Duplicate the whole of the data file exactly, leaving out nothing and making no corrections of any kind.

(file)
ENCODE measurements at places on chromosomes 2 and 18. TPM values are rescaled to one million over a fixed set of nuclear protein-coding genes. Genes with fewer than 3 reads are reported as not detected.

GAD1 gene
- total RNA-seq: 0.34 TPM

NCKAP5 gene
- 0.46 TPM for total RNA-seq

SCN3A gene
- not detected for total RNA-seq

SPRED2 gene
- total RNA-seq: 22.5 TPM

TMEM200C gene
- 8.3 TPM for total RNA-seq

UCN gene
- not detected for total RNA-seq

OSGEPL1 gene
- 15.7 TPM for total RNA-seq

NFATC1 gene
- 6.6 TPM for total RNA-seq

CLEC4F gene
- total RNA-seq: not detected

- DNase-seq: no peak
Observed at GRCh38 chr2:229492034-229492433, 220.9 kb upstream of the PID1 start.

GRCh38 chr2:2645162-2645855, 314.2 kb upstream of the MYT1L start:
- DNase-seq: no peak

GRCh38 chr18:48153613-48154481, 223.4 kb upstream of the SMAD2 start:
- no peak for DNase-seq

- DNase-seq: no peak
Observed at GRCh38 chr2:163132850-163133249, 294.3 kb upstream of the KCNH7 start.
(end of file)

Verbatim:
ENCODE measurements at places on chromosomes 2 and 18. TPM values are rescaled to one million over a fixed set of nuclear protein-coding genes. Genes with fewer than 3 reads are reported as not detected.

GAD1 gene
- total RNA-seq: 0.34 TPM

NCKAP5 gene
- 0.46 TPM for total RNA-seq

SCN3A gene
- not detected for total RNA-seq

SPRED2 gene
- total RNA-seq: 22.5 TPM

TMEM200C gene
- 8.3 TPM for total RNA-seq

UCN gene
- not detected for total RNA-seq

OSGEPL1 gene
- 15.7 TPM for total RNA-seq

NFATC1 gene
- 6.6 TPM for total RNA-seq

CLEC4F gene
- total RNA-seq: not detected

- DNase-seq: no peak
Observed at GRCh38 chr2:229492034-229492433, 220.9 kb upstream of the PID1 start.

GRCh38 chr2:2645162-2645855, 314.2 kb upstream of the MYT1L start:
- DNase-seq: no peak

GRCh38 chr18:48153613-48154481, 223.4 kb upstream of the SMAD2 start:
- no peak for DNase-seq

- DNase-seq: no peak
Observed at GRCh38 chr2:163132850-163133249, 294.3 kb upstream of the KCNH7 start.